The Oil Ministry has been working to increase the amount of gas it imports from Israel for re-export to Europe, which is in search of alternative suppliers to decrease its reliance on Russian gas. That said, it’s not clear if we currently have capacity to up shipments, while Europe doesn’t have the room needed at import terminals to significantly increase LNG imports.


  • Libya’s oil output has dropped to 920k barrels/day — down from the 1.2 mn barrels/day it recorded last week — as political instability causes further disruption to the country’s already embattled oil sector, Bloomberg reports.
    The potential return of Iranian oil to global markets is set for further delays, after fresh Russian demands derailed efforts to restore the Iran-US nuclear agreement, which would remove sanctions on Iran and bring back its crude supplies to the world, Reuters reports.


Only Ukraine’s surrender will end the fighting, says Putin

Russia will only agree to a ceasefire if Ukraine lays down its weapons and meets Moscow’s demands, Russian President Vladimir Putin said yesterday, according to Reuters and the Associated Press. During a call with Turkish President Recep Tayyip Erdogan, Putin said that the conflict will end only when Kyiv “stops military operations and carries out well-known Russian demands,” the Kremlin said in a readout of the call. Putin’s publicly stated aims for the conflict are to “demilitarize and denazify” the country.

Peace talks? A third round of peace talks between Russia and Ukraine were slated to take place today, but there has been no confirmation over the past 24 hours that they will go ahead.


  • Efforts to evacuate 200k people from the besieged Ukrainian city of Mariupol failed for the second day, as Russian shelling continued, the newswires said,
  • Some 1.5 mn people have now fled to neighboring countries as a result of the conflict, the UN Refugee Agency said yesterday.
  • A total of 364 civilians have been killed, including 25 children, since the fighting began 11 days ago, according to the UN.

EGYPTIANS IN UKRAINE- More Egyptians coming home: A flight from Slovakia carrying Egyptian expats who escaped Ukraine will be flying to Cairo “in the coming days,” the Egyptian Embassy in Kyiv said yesterday. Some 6k Egyptians had been living in Ukraine before the war broke out, including almost 4k students whose evacuation is being prioritized.

Around 70% of Egyptian expats have been evacuated from Ukraine to neighboring countries so far, Ali Farouk, head of the Egyptian community in Ukraine, told Al Hayah Al Youm last night (watch, runtime 9:07). “We have to choose between evacuation or death,” he said, adding that two buses transporting Egyptians were due to move shortly from Ukrainian cities towards the Slovakian and Romanian borders.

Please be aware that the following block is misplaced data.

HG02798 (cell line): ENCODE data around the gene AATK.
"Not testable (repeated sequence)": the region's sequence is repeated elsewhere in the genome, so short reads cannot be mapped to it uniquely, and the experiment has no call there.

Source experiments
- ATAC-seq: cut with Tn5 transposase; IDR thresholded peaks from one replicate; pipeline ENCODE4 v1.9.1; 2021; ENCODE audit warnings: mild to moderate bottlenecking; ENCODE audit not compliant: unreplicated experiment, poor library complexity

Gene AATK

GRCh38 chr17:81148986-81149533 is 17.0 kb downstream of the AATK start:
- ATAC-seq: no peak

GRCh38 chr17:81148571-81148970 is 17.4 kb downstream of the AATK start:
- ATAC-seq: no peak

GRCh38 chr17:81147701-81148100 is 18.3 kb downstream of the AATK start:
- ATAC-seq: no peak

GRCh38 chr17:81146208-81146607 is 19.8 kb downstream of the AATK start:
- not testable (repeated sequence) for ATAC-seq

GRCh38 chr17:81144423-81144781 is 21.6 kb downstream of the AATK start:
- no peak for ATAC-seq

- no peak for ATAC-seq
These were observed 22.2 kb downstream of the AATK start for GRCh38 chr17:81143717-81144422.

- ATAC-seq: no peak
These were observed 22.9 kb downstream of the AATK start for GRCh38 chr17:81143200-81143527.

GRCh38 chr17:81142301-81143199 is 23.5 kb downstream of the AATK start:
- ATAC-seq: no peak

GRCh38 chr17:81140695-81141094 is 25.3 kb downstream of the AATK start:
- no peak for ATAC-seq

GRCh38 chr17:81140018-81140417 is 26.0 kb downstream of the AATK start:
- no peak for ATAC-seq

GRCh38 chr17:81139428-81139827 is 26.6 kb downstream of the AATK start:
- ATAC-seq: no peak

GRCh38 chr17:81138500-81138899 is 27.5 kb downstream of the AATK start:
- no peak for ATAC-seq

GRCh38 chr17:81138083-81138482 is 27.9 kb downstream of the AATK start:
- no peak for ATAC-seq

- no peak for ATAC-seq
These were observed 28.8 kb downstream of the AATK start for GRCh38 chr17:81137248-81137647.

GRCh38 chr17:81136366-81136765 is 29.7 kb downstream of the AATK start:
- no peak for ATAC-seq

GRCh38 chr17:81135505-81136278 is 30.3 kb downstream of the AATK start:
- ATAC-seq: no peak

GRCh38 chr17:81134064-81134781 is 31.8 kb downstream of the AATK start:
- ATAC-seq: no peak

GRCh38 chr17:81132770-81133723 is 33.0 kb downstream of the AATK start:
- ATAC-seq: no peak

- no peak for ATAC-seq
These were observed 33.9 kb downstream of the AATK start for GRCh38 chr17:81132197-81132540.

IRON FIREWALL- Russia and western nations are censoring and shutting down each other's media outlets in a bid to control the online infowar. A new law that criminalizes “fake news” in Russia led the BBC, CNN, Bloomberg and others to shutter their operations in the country while US social media companies such as Facebook and Twitter are now blocked. In the West, Russian state media RT and Sputnik have been censored by social media firms and banned by the EU.

US and European companies are continuing to abandon Russia as western governments pile on the economic pressure. The latest:

SHADES OF 1998- Russia is edging closer to defaulting on its debts as western sanctions hammer its economy and the country’s central bank bans payments to foreign bondholders to shore up its currency. A decree signed by Putin yesterday allows the government and companies to skirt capital controls by using RUB to pay off foreign-currency debts though the jury is out on whether this is going to help matters. Apart from the fact that both of Europe’s central securities depositories have banned the use of the RUB for settlement, we’ll hand out Enterprise mugs to anyone who can find us an investor who’d want to be paid in RUB right now.

There’s confusion over whether the government has defaulted already after it kind of paid but sort of not paid foreign bondholders by last week’s due date. We’ll let you parse through the details on Bloomberg here and here.

Either way, Russia’s credit rating is only heading in one direction: Moody’s has cut Russia’s rating deeper into junk territory, downgrading it to Ca from B3 with a negative outlook, less than a week after the ratings agency took away Russia’s investment-grade rating. The downgrade was “driven by severe concerns around Russia’s willingness and ability to pay its debt obligations,” Moody’s said in a statement.


Real estate brokers could soon face regulatory scrutiny after the House of Representatives approved in principle amendments to the law regulating commercial and real estate brokerage, Al Borsa reported yesterday. The changes would see an electronic registry set up for licensed brokers, set rules for their activities, regulate the fees they charge (and how those fees are collected) in a bid to bring into the light an industry that often flies below the radar of the formal economy.

The line from the domestic press: The changes will help clamp down on fraud and money laundering. Lawmakers also say that the amendments will make it easier for authorities to hold to account any broker that misleads a client.

Brokers that violate the regulations could face penalties under the new amendments, which hopefully means less unwanted phone calls from simsars trying to sell you overpriced chalets in Sahel.

Licensing real estate agents isn’t a new idea: Anyone who wants to work as a real estate broker in Canada or the United States needs to pass a licensing exam, though requirements vary by province and state.